Ashcroft’s nephew got probation after major pot bust

Although his arrest for growing 60 plants could have landed him in federal prison, Alex Ashcroft was tried in state court and avoided jail, despite his uncle's crusade for tougher federal drug laws and mandatory prison sentences.

Topics: George W. Bush,

Ashcroft's nephew got probation after major pot bust

The nephew of Attorney General-designate John Ashcroft received probation after a felony conviction in state court for growing 60 marijuana plants with intent to distribute the drug in 1992 — a lenient sentence, given that the charges against him often trigger much tougher federal penalties and jail time. Ashcroft was the tough-on-drugs Missouri governor at the time.

Alex Ashcroft, then 25, and his brother Adam, 19, were arrested and charged with production and possession of marijuana after police raided their home in January, 1992. A housemate, Kevin Sheely, then 24, was also arrested. Officials said approximately 60 marijuana plants were found growing in a basement crawl space, and a lighting, irrigation and security system was also discovered.

Although growing more than 50 plants often triggers federal prosecution, and results in jail time — thanks to federal mandatory minimum sentencing laws Ashcroft fought to toughen as senator — Alex Ashcroft was prosecuted on a state charge and received probation. His brother Adam did not live in the house and was never prosecuted.

According to Sheely’s lawyer, Dan Viets, who practices in Columbia, Mo., Ashcroft tested positive for drugs during his first post-probation drug test, yet still remained free.

“As I recall it, in his first month on probation, Alex had a positive urine test,” Viets said. He asserted he has spoken to someone who has recently seen documentary evidence of the failed test.

Reached for comment, Alex Ashcroft’s father Bob first denied that his son had failed a urine test, then said, “Anything’s possible.” Asked about the failed urine test, Alex’s mother, Beverly Ashcroft, told Salon, “I have no idea. That’s such an upsetting time, it’s all a little foggy.”

Ashcroft was sentenced to three years in the Missouri Department of Correction for a class C felony involving more than 35 grams of marijuana. The sentence was suspended, and he was placed on probation for three years and sentenced to 100 hours of community service, which he served.

Ashcroft’s parents point out that Sheely, who went before a different judge, received even lighter treatment. Sheely’s records are sealed, and all Viets would say is that his client was officially “not convicted.” Bob Ashcroft says, “The prosecutor was from the other side of the aisle. He did everything he could to prosecute my son.” His mother, Beverly, adds, “I think the facts are clear that his uncle as governor certainly did not bail Alex out.”

There’s no evidence Ashcroft intervened on behalf of his nephew, but Alex Ashcroft’s connection to the governor was widely known. The arrest made national newspapers, from the Atlanta Journal-Constitution to USA Today, as well as the local dailies.

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Mindy Tucker, a spokeswoman for the Bush-Cheney transition team, said, “Given Sen. Ashcroft’s reputation for zero tolerance, I’m sure if he had anything to do with it, the penalty would be much worse. He would have influenced it [the sentence] in the opposite direction.” She declined further comment.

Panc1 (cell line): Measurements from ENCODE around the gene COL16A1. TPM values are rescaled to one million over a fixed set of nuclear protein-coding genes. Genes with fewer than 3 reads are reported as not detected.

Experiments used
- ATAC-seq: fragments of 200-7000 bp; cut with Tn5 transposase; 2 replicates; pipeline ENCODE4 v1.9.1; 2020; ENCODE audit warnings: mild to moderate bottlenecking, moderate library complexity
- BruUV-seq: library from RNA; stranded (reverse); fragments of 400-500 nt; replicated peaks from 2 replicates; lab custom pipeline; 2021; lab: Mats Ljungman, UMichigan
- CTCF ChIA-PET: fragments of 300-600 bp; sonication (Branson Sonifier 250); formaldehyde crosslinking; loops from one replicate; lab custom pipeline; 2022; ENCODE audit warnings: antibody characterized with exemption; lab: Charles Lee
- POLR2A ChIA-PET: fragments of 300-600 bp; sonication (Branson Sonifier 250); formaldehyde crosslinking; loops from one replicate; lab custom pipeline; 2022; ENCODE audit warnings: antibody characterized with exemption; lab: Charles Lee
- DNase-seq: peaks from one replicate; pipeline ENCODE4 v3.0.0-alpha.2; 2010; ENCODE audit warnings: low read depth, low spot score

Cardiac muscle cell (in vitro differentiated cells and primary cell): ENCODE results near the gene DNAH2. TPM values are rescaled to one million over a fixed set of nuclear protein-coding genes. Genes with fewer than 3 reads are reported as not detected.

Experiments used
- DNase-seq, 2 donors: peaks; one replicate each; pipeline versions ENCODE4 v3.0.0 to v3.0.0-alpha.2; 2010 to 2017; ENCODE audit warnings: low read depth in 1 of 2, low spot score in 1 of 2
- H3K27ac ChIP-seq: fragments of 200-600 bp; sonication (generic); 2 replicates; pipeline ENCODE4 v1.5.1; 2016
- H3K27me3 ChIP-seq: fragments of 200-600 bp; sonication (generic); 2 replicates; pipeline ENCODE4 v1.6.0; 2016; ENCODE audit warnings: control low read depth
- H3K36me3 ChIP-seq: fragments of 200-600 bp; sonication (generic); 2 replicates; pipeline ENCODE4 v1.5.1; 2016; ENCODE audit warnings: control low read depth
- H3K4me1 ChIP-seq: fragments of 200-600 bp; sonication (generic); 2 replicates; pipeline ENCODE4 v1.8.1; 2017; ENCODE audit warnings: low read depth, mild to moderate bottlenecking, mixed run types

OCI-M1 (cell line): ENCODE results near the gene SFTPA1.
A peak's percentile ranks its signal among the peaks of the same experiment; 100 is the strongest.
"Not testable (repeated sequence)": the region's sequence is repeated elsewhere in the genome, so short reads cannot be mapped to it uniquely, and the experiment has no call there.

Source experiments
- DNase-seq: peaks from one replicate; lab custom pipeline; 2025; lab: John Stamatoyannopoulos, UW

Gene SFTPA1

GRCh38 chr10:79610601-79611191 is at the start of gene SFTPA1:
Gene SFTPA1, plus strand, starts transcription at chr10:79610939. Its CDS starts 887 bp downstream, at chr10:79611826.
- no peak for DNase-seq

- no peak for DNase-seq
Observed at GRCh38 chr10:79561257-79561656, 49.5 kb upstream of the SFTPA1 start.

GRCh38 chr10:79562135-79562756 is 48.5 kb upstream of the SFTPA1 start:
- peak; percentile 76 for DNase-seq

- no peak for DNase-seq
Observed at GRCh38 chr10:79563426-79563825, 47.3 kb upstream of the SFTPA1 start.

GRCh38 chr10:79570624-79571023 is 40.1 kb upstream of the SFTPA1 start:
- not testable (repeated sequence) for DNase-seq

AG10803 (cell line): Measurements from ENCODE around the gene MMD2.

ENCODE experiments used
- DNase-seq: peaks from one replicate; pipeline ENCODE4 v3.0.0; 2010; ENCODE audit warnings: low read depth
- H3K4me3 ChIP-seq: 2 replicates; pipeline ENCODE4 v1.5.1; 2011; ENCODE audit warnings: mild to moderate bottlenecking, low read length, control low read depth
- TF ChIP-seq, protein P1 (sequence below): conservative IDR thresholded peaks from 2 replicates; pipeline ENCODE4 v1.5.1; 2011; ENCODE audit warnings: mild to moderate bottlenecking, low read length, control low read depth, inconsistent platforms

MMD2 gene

The federal law enforcement official who had jurisdiction over the case at the time, U.S. Attorney for the Western District of Missouri Jean Paul Bradshaw II, said he had no knowledge of the Ashcroft case. A Bush appointee, he is now in private practice in Kansas City, Mo.

Others convicted of similar offenses in Missouri have certainly faced tougher punishment. Eric Edmundson, an electrical engineer in Pineville, Mo., served two years in Leavenworth federal prison after his August 1993 arrest for what police said were 51 marijuana plants growing on his property.

Edmundson was accused of selling marijuana, a charge he denies. He accepted a plea bargain to spare his wife, a non-drug user, who was also charged. “You get a bad gut feeling in your heart, when [during sentencing] the judge says ‘I’m sorry I have to do this — no good can come out of it,’” says Edmundson, who now works as a production manager in a circuits factory. He said he’s “bitter” that Ashcroft merely got probation after being convicted on similar charges.

The irony of an Ashcroft relative receiving lenient treatment for a drug offense won’t be lost on drug reformers. The Drug Reform Coordination Network, a national advocacy group, calls Ashcroft “one of the most hawkish drug warriors supporting some of the most extreme drug war legislation during his tenure in the Senate.” He has supported toughening mandatory minimum sentencing laws, and has opposed efforts to end the disparity between penalties for crack and powder cocaine, and to curtail racial profiling.

His nephews’ arrests weren’t the only drug-related embarrassments during Ashcroft’s term as governor. His drug czar had to resign over revelations he’d used drugs himself in his youth.

As for the Ashcroft nephews, their mother reports they are both married and doing well. Alex works in computer installation, and Adam, the younger, is in insurance. “It was a good learning experience,” she says. “They’re both responsible citizens. It was a stupid college deal that taught the family a lot.”

Daniel Forbes is a New York freelancer who writes on social policy and the media.

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